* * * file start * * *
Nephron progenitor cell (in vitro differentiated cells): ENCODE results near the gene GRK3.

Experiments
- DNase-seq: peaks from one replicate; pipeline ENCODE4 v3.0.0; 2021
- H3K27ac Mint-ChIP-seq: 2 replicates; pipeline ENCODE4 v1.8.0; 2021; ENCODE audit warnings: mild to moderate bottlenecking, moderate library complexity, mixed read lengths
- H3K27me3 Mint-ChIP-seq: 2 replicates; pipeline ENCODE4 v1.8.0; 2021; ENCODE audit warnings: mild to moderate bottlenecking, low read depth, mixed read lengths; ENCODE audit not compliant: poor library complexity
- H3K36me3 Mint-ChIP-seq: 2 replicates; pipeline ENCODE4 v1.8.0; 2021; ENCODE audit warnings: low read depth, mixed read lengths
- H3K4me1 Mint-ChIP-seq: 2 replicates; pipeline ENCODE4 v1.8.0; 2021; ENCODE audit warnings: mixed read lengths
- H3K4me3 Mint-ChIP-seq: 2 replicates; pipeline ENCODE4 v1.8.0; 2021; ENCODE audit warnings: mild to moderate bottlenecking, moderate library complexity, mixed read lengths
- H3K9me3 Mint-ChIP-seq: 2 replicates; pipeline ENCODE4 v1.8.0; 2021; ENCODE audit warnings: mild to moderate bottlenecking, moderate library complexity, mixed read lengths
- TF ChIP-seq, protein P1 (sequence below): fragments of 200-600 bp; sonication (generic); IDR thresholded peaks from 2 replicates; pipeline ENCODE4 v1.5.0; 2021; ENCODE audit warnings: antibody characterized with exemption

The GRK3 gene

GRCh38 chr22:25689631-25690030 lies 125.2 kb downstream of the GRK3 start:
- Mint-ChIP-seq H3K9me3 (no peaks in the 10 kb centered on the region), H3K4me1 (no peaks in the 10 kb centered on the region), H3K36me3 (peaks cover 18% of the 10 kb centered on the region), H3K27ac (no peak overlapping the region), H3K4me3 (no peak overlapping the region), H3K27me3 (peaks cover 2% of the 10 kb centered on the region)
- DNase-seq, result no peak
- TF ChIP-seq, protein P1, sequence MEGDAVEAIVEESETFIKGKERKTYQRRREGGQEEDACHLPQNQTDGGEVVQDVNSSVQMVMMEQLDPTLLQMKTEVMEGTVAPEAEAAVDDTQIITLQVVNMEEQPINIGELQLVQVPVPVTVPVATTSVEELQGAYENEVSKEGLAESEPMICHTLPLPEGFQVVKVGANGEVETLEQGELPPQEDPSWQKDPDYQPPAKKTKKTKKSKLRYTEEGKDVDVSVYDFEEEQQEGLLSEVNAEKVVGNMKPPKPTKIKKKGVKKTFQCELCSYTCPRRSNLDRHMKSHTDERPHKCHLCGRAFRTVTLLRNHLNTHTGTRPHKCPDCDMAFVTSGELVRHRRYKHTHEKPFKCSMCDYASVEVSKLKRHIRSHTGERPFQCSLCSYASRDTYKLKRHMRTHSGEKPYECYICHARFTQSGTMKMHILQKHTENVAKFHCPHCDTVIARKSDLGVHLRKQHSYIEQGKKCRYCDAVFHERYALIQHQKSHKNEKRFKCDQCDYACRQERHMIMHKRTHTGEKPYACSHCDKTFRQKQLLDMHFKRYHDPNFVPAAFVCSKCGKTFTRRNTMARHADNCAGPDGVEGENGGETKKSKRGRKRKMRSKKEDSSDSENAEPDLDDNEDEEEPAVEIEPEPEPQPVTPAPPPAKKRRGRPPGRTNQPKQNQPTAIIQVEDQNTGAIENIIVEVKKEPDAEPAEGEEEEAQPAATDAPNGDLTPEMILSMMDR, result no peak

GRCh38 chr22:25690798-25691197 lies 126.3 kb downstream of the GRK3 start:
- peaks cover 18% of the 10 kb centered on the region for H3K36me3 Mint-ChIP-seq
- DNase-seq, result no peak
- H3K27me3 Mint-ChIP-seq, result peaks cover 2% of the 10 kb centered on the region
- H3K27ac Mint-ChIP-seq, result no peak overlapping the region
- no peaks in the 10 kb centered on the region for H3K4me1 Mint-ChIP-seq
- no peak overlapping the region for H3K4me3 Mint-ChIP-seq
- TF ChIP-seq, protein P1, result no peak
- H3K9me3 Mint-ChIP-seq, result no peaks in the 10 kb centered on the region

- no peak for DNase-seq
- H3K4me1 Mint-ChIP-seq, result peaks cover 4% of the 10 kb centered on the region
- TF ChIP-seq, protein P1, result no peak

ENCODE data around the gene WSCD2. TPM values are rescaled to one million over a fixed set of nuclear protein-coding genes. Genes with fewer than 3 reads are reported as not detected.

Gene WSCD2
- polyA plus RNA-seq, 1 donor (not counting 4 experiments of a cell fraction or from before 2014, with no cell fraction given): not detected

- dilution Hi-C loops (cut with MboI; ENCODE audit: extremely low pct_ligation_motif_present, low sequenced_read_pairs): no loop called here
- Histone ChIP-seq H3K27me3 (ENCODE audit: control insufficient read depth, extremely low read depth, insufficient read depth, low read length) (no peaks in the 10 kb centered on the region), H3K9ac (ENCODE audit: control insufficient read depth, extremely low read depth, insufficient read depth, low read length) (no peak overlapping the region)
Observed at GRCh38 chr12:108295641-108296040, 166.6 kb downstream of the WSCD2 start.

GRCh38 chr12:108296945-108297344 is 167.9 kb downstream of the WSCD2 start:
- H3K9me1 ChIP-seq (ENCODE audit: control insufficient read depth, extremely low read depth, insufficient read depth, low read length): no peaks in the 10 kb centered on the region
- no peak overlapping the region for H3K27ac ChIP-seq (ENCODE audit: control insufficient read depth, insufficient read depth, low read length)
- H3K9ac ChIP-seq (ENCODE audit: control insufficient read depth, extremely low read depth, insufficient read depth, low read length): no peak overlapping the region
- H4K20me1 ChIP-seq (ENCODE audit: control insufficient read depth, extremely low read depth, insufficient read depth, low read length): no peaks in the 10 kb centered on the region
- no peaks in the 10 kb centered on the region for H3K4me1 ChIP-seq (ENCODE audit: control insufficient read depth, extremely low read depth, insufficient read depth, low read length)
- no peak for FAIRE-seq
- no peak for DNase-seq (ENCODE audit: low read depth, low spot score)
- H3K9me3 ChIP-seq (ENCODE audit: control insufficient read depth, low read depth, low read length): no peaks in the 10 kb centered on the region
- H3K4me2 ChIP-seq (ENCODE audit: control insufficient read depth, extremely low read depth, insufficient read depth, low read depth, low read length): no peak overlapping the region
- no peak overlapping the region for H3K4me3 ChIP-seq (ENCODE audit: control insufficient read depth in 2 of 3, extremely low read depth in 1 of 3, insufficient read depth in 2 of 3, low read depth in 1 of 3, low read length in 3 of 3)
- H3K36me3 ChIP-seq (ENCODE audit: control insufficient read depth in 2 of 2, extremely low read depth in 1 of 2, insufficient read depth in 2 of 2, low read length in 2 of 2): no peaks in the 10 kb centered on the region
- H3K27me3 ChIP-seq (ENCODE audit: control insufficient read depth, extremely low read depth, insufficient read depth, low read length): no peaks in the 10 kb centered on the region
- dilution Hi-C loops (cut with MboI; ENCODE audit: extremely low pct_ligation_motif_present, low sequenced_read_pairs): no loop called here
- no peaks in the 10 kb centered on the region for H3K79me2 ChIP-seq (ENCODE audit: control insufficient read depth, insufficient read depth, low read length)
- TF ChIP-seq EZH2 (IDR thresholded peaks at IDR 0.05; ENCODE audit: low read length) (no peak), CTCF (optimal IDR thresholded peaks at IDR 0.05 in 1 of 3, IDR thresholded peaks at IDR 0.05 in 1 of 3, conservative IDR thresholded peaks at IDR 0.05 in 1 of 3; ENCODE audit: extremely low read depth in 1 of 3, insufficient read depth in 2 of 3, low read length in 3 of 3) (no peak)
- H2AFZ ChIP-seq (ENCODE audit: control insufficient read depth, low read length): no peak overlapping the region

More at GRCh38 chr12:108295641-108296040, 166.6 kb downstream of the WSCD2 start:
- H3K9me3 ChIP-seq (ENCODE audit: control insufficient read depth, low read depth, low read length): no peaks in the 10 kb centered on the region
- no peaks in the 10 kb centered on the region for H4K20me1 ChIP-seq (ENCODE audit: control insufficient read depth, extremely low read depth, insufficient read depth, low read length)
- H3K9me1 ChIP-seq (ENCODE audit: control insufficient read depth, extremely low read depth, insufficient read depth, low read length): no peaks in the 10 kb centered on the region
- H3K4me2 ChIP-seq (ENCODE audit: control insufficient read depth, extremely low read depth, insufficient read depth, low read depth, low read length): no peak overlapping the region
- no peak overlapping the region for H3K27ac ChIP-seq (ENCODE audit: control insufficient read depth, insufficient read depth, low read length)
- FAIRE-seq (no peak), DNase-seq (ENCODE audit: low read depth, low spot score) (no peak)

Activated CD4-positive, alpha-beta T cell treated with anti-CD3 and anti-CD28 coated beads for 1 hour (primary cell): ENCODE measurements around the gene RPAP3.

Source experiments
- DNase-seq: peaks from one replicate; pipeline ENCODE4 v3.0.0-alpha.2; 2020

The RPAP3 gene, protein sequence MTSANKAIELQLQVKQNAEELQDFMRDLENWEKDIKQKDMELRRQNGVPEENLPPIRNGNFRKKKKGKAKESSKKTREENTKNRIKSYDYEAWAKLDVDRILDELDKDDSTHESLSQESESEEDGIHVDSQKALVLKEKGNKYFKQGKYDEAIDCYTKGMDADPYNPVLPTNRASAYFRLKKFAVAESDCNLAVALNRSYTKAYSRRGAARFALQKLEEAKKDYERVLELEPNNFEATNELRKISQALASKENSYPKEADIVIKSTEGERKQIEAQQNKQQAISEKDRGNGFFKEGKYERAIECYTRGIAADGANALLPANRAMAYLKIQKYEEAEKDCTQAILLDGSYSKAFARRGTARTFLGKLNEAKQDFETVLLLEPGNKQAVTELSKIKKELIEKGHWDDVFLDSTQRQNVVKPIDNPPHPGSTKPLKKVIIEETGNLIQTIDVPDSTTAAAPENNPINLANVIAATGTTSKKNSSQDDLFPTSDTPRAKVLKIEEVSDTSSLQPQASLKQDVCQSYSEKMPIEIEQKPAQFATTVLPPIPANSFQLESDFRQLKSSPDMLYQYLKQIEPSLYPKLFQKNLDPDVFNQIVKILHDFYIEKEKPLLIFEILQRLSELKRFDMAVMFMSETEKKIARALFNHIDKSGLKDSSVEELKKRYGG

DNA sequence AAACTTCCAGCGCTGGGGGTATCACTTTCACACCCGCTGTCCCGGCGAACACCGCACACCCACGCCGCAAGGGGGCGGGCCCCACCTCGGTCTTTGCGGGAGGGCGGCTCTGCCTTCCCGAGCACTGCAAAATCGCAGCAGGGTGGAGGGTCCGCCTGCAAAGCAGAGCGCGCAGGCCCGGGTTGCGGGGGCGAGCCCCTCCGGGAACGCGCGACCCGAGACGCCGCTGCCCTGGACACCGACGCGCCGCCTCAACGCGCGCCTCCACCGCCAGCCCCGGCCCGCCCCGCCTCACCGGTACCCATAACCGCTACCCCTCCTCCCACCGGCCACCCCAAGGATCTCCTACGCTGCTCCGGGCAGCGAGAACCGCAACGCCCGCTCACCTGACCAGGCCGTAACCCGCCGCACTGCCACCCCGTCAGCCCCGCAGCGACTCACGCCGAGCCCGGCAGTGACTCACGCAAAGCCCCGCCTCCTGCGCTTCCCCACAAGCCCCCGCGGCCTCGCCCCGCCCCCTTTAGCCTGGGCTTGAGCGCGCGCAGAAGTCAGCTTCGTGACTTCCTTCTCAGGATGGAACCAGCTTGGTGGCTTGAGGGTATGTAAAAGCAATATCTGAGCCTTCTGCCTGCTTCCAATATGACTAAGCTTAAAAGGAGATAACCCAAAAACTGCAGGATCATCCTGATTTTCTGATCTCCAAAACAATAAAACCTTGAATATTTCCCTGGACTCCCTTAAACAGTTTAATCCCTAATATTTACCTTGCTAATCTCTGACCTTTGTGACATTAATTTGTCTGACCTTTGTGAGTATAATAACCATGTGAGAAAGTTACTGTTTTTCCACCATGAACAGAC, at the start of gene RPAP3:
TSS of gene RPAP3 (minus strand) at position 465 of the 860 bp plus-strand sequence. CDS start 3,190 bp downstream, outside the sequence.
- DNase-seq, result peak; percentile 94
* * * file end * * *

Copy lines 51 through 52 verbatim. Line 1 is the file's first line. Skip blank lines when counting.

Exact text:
More at GRCh38 chr12:108295641-108296040, 166.6 kb downstream of the WSCD2 start:
- H3K9me3 ChIP-seq (ENCODE audit: control insufficient read depth, low read depth, low read length): no peaks in the 10 kb centered on the region